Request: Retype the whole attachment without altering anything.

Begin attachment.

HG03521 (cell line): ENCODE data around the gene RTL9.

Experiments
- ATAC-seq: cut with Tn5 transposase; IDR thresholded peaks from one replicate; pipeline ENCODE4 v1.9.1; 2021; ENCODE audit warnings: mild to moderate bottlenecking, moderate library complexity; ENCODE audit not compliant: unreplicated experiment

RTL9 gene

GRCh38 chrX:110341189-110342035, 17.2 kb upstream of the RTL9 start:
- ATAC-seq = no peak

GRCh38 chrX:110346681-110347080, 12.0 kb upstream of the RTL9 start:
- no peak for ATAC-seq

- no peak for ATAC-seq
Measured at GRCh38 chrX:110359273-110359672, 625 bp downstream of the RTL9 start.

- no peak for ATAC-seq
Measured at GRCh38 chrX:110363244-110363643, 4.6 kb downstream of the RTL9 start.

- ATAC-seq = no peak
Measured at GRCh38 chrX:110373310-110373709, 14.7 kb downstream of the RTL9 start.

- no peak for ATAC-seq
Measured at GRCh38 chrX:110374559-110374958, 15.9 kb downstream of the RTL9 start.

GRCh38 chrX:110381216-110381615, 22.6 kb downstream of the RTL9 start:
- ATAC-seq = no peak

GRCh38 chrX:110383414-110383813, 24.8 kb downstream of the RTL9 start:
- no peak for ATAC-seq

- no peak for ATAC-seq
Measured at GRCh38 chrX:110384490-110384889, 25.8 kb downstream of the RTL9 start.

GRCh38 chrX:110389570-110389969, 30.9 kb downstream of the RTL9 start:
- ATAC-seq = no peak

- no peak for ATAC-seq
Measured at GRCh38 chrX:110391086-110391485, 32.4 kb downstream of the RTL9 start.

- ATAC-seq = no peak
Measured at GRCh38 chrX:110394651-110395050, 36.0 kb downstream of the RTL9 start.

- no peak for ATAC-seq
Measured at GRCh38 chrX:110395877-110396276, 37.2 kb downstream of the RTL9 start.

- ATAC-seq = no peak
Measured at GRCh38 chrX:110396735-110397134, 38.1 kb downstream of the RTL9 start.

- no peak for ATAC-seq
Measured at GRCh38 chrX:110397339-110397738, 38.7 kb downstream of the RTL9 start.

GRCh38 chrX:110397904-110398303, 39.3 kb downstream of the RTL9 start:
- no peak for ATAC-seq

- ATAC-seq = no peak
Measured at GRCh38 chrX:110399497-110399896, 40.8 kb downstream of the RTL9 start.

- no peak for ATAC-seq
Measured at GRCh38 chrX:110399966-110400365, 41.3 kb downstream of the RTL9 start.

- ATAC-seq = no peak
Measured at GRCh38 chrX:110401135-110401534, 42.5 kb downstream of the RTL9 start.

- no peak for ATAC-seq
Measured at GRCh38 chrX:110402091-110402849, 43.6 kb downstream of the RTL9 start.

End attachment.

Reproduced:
HG03521 (cell line): ENCODE data around the gene RTL9.

Experiments
- ATAC-seq: cut with Tn5 transposase; IDR thresholded peaks from one replicate; pipeline ENCODE4 v1.9.1; 2021; ENCODE audit warnings: mild to moderate bottlenecking, moderate library complexity; ENCODE audit not compliant: unreplicated experiment

RTL9 gene

GRCh38 chrX:110341189-110342035, 17.2 kb upstream of the RTL9 start:
- ATAC-seq = no peak

GRCh38 chrX:110346681-110347080, 12.0 kb upstream of the RTL9 start:
- no peak for ATAC-seq

- no peak for ATAC-seq
Measured at GRCh38 chrX:110359273-110359672, 625 bp downstream of the RTL9 start.

- no peak for ATAC-seq
Measured at GRCh38 chrX:110363244-110363643, 4.6 kb downstream of the RTL9 start.

- ATAC-seq = no peak
Measured at GRCh38 chrX:110373310-110373709, 14.7 kb downstream of the RTL9 start.

- no peak for ATAC-seq
Measured at GRCh38 chrX:110374559-110374958, 15.9 kb downstream of the RTL9 start.

GRCh38 chrX:110381216-110381615, 22.6 kb downstream of the RTL9 start:
- ATAC-seq = no peak

GRCh38 chrX:110383414-110383813, 24.8 kb downstream of the RTL9 start:
- no peak for ATAC-seq

- no peak for ATAC-seq
Measured at GRCh38 chrX:110384490-110384889, 25.8 kb downstream of the RTL9 start.

GRCh38 chrX:110389570-110389969, 30.9 kb downstream of the RTL9 start:
- ATAC-seq = no peak

- no peak for ATAC-seq
Measured at GRCh38 chrX:110391086-110391485, 32.4 kb downstream of the RTL9 start.

- ATAC-seq = no peak
Measured at GRCh38 chrX:110394651-110395050, 36.0 kb downstream of the RTL9 start.

- no peak for ATAC-seq
Measured at GRCh38 chrX:110395877-110396276, 37.2 kb downstream of the RTL9 start.

- ATAC-seq = no peak
Measured at GRCh38 chrX:110396735-110397134, 38.1 kb downstream of the RTL9 start.

- no peak for ATAC-seq
Measured at GRCh38 chrX:110397339-110397738, 38.7 kb downstream of the RTL9 start.

GRCh38 chrX:110397904-110398303, 39.3 kb downstream of the RTL9 start:
- no peak for ATAC-seq

- ATAC-seq = no peak
Measured at GRCh38 chrX:110399497-110399896, 40.8 kb downstream of the RTL9 start.

- no peak for ATAC-seq
Measured at GRCh38 chrX:110399966-110400365, 41.3 kb downstream of the RTL9 start.

- ATAC-seq = no peak
Measured at GRCh38 chrX:110401135-110401534, 42.5 kb downstream of the RTL9 start.

- no peak for ATAC-seq
Measured at GRCh38 chrX:110402091-110402849, 43.6 kb downstream of the RTL9 start.